You are here

This just in: 11 percent of dads rate themselves as "okay"

Courtesy of Weldon Owen

The King’s Speech. Almond Joy. The Kia Sportage. Sour cream and onion. Podcasts. Bud Light Lime. Cardigans. The pastries at Panera Bread. Babysitting other people’s kids.

These things, in my humble opinion, are okay. They are not great (Full Metal Jacket), nor are they horrible (Weekend at Bernie’s II). The Oxford-American Dictionary defines “okay” as “satisfactory but not exceptionally or especially good.” Unfortunately, there are a lot of fathers who think they’re a cheap domestic beer with citrus flavoring. And that’s not okay.

The Pew Research Center recently released “A Tale of Two Fathers,” a study that revealed two contrary ideas: Today’s fathers who are living with their kids are more involved in their kids’ lives, but the number of fathers living apart from their kids has risen sharply over the past 50 years. The nugget that caught my eye was hidden at the end of the study: Among fathers who live with their children at least part of the time, 11 percent classify themselves as “okay” dads. When you apply the law of averages, that means nine of my Facebook friends are South Korean–made SUVs.

The reason some guys consider themselves coconut-almond candy bars is that, for the most part, starting a family is easy. Fertility, an inborn ability, is the only true prerequisite for fatherhood. That no-problemo approach doesn’t fly postpartum, when the heavy lifting begins. Next thing you know, family dinners become drive-thru pick-ups; fun-activity frequency goes from daily to weekly to monthly. It doesn’t help that more than half of dads say fathers are replaceable by mothers and other men, according to a survey conducted by the National Fatherhood Initiative.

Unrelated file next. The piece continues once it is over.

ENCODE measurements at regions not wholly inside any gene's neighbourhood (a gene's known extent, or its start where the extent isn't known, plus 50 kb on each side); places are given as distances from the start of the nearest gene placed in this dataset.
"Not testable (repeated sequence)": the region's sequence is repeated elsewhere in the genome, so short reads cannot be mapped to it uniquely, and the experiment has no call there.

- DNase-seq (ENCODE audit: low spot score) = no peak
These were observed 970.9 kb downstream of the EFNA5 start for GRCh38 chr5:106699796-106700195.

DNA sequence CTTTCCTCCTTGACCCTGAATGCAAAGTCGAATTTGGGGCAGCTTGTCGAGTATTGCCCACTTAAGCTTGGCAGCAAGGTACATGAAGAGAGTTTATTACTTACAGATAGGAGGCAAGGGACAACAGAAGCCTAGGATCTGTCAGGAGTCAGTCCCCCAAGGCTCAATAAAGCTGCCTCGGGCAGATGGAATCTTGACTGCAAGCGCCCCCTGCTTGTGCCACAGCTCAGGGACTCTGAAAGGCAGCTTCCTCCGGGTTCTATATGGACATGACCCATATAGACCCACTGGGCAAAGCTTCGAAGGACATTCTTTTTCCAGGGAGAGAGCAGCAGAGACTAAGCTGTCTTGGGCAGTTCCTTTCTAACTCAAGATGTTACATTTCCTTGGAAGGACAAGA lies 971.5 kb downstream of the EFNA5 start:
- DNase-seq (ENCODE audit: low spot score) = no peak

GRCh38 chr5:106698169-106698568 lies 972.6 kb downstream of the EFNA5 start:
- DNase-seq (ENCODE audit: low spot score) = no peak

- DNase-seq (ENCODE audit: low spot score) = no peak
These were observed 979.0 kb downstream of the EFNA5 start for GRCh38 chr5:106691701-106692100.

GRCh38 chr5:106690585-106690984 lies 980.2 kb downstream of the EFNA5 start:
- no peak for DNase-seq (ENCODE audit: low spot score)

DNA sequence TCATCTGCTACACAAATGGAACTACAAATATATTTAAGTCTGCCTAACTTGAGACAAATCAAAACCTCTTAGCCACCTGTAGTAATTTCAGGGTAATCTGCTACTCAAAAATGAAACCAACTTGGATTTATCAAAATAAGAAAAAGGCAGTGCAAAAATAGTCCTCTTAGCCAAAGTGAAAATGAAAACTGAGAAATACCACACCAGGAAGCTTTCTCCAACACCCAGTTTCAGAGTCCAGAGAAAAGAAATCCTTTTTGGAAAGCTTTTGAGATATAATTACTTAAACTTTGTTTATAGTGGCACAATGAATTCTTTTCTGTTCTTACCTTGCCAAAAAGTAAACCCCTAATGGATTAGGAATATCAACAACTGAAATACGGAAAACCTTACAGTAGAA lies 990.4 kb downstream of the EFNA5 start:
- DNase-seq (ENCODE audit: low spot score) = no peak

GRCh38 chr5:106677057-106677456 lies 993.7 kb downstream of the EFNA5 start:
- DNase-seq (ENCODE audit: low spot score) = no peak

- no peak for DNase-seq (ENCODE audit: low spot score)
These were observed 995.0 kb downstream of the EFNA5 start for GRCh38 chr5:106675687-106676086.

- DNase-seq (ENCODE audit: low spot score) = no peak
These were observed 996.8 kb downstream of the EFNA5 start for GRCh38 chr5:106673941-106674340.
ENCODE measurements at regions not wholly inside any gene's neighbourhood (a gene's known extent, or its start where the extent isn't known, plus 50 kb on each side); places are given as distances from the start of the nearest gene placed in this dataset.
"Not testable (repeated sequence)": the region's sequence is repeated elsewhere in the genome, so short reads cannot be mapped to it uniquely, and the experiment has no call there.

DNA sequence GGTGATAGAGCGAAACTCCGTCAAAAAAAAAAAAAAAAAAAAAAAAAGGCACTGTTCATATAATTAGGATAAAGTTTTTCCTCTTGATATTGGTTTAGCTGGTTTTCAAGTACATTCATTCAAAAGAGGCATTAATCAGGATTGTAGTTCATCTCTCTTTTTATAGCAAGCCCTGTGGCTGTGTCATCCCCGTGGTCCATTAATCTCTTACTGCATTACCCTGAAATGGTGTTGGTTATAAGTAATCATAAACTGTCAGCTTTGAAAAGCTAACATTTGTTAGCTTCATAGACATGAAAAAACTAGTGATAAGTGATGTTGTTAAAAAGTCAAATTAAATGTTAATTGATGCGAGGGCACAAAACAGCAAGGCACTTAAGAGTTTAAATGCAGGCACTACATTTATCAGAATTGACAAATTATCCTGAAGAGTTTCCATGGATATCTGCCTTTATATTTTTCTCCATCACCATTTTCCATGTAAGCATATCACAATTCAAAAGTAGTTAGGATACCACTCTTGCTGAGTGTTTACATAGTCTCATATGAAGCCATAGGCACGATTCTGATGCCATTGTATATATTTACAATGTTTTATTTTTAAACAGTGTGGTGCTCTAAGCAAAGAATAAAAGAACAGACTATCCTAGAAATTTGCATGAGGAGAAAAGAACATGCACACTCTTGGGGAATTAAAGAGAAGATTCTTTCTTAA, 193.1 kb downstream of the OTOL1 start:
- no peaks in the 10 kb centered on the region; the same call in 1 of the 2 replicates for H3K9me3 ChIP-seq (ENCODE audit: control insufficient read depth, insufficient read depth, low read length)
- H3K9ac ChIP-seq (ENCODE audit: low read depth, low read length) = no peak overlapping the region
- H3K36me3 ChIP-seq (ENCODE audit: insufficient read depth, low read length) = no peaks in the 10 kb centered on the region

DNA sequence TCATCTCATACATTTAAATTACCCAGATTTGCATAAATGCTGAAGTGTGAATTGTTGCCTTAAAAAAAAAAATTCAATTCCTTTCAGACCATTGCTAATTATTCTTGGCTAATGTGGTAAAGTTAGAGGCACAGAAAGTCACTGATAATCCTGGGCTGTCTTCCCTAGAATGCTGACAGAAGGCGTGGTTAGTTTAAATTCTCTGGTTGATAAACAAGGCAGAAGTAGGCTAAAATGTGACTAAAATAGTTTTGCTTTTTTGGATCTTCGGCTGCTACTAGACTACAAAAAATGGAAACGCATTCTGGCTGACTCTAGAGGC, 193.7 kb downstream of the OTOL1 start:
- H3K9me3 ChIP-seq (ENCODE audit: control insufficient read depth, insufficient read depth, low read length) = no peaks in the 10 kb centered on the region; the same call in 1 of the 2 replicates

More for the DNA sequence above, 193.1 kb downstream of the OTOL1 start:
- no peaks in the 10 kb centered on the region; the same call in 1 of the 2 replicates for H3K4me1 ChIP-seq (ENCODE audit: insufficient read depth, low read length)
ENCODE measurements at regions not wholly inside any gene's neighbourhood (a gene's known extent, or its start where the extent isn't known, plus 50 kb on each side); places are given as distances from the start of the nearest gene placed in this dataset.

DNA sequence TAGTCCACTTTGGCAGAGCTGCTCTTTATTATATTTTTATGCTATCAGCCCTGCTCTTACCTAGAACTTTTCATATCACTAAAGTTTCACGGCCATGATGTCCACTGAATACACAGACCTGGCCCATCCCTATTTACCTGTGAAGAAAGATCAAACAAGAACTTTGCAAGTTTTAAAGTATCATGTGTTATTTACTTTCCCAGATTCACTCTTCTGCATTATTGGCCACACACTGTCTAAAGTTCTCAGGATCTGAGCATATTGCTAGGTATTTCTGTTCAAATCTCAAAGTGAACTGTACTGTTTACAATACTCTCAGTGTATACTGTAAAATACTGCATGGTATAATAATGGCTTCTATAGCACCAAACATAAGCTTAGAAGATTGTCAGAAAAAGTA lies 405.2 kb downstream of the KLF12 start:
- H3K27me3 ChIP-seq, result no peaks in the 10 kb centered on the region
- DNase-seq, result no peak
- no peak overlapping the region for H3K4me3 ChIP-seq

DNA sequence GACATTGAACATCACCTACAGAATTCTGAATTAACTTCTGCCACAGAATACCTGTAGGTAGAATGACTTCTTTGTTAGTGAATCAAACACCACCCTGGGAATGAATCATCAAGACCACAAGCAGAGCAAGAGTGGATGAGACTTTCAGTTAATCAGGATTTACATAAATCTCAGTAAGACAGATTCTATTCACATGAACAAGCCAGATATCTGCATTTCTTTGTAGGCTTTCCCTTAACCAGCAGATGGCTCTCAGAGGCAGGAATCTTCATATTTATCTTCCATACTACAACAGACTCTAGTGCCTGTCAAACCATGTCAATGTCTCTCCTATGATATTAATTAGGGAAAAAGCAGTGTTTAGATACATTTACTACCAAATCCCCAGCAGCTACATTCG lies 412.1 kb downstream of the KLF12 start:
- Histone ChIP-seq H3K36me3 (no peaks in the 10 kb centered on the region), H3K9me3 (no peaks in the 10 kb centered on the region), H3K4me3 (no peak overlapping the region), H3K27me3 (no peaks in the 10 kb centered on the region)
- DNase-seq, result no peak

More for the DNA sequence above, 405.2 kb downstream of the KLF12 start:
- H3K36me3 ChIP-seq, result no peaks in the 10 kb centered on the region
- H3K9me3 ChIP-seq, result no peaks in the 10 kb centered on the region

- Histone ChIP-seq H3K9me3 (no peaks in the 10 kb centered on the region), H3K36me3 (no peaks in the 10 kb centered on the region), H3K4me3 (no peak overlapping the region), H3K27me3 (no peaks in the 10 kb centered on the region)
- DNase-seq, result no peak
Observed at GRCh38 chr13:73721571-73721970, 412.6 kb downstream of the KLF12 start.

Listen up, all you dorky button-up sweaters, you glitchy, monotonous downloads: Fake it until you make it. This should be a cinch because I’ve never met a guy who admitted to being okay at anything. We always claim to be good, and only when forced to display our skills do we show weakness (see: golf, darts, sex). So the fact that some dudes admit to being marginal at the second-most important job in the history of mankind is mind-boggling.

We need to attack fatherhood like everything else we do: with equal parts unsubstantiated confidence and stubborn stick-to-itiveness. I’ve been a stale cherry Danish on many, many occasions. But I’m always trying to be a fresh-baked Cinnabon.